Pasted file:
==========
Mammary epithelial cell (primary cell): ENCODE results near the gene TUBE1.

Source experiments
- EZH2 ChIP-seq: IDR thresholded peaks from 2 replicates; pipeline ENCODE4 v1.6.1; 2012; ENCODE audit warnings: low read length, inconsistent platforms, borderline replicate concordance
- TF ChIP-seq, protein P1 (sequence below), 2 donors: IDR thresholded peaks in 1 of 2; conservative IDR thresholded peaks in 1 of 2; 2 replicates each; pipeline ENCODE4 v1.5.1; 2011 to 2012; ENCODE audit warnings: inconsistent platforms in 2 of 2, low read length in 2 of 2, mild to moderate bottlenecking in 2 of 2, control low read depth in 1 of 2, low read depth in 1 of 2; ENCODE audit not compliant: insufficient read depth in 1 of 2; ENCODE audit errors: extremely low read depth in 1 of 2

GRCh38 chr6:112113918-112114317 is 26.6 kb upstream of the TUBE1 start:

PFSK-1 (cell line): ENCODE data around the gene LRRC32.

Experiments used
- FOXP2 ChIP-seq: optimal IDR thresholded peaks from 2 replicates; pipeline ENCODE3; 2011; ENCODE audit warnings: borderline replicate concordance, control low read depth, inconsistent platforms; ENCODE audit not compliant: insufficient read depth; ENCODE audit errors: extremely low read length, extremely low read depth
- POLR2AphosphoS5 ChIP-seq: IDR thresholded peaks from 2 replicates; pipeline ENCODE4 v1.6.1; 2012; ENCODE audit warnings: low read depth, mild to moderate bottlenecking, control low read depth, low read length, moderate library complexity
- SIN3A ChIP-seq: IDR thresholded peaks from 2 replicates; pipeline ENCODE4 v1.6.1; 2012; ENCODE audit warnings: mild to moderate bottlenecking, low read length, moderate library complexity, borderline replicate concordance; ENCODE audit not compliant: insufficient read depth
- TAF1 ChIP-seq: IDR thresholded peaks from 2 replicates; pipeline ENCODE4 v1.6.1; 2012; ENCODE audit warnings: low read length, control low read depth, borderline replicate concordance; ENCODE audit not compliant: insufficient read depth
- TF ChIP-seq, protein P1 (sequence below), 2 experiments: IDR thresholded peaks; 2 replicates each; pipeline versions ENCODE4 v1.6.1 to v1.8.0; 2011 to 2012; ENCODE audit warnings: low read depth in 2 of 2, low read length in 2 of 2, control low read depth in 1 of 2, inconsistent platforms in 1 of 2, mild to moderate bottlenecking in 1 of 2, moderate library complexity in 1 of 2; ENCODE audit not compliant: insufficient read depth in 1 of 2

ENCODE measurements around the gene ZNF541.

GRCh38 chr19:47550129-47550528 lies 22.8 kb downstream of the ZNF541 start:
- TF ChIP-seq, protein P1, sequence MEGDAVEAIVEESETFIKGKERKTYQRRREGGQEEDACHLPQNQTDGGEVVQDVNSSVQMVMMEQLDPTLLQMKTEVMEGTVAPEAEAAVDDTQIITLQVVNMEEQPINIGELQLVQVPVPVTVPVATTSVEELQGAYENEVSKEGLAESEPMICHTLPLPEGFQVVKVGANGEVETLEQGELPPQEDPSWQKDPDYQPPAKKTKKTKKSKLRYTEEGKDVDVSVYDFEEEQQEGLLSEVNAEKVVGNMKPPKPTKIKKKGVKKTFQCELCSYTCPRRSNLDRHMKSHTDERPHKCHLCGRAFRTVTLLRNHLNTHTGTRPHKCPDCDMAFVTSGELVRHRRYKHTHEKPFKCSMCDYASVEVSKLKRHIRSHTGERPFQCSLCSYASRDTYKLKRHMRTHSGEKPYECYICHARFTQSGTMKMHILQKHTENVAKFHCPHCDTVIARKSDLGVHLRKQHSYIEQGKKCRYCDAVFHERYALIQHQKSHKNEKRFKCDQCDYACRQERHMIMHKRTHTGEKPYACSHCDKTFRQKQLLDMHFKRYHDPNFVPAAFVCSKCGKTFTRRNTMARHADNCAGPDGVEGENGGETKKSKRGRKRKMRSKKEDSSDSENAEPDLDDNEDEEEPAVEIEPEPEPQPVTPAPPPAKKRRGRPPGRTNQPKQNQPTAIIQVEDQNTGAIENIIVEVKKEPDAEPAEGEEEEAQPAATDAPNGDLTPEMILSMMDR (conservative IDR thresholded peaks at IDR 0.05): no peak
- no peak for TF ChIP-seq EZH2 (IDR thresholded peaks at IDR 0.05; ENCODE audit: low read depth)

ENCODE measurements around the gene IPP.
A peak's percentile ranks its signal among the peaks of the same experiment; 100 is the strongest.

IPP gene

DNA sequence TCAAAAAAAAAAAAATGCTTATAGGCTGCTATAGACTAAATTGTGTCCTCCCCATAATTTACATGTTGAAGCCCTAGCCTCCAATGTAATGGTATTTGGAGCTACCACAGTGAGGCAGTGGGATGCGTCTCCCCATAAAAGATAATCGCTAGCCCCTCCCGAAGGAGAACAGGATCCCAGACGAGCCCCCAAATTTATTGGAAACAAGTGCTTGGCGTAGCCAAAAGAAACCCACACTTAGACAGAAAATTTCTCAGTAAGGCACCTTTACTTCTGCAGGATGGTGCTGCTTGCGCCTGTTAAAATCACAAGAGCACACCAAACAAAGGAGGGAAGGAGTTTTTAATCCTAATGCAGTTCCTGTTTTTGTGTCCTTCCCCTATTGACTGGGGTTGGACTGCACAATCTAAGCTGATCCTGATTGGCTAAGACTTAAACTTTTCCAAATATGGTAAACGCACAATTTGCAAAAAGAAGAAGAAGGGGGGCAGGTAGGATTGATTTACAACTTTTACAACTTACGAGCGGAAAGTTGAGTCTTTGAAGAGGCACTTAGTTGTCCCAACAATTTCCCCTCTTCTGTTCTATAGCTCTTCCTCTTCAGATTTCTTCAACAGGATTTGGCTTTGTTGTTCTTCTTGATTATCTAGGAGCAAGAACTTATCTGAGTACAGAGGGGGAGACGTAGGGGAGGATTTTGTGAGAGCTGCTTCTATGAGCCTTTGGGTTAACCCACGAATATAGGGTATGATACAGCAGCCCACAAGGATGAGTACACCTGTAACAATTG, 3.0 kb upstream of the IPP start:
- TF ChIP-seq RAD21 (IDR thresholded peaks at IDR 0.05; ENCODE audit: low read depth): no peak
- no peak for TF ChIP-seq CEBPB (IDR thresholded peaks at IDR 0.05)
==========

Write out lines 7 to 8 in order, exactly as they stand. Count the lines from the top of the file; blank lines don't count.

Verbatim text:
Experiments used
- FOXP2 ChIP-seq: optimal IDR thresholded peaks from 2 replicates; pipeline ENCODE3; 2011; ENCODE audit warnings: borderline replicate concordance, control low read depth, inconsistent platforms; ENCODE audit not compliant: insufficient read depth; ENCODE audit errors: extremely low read length, extremely low read depth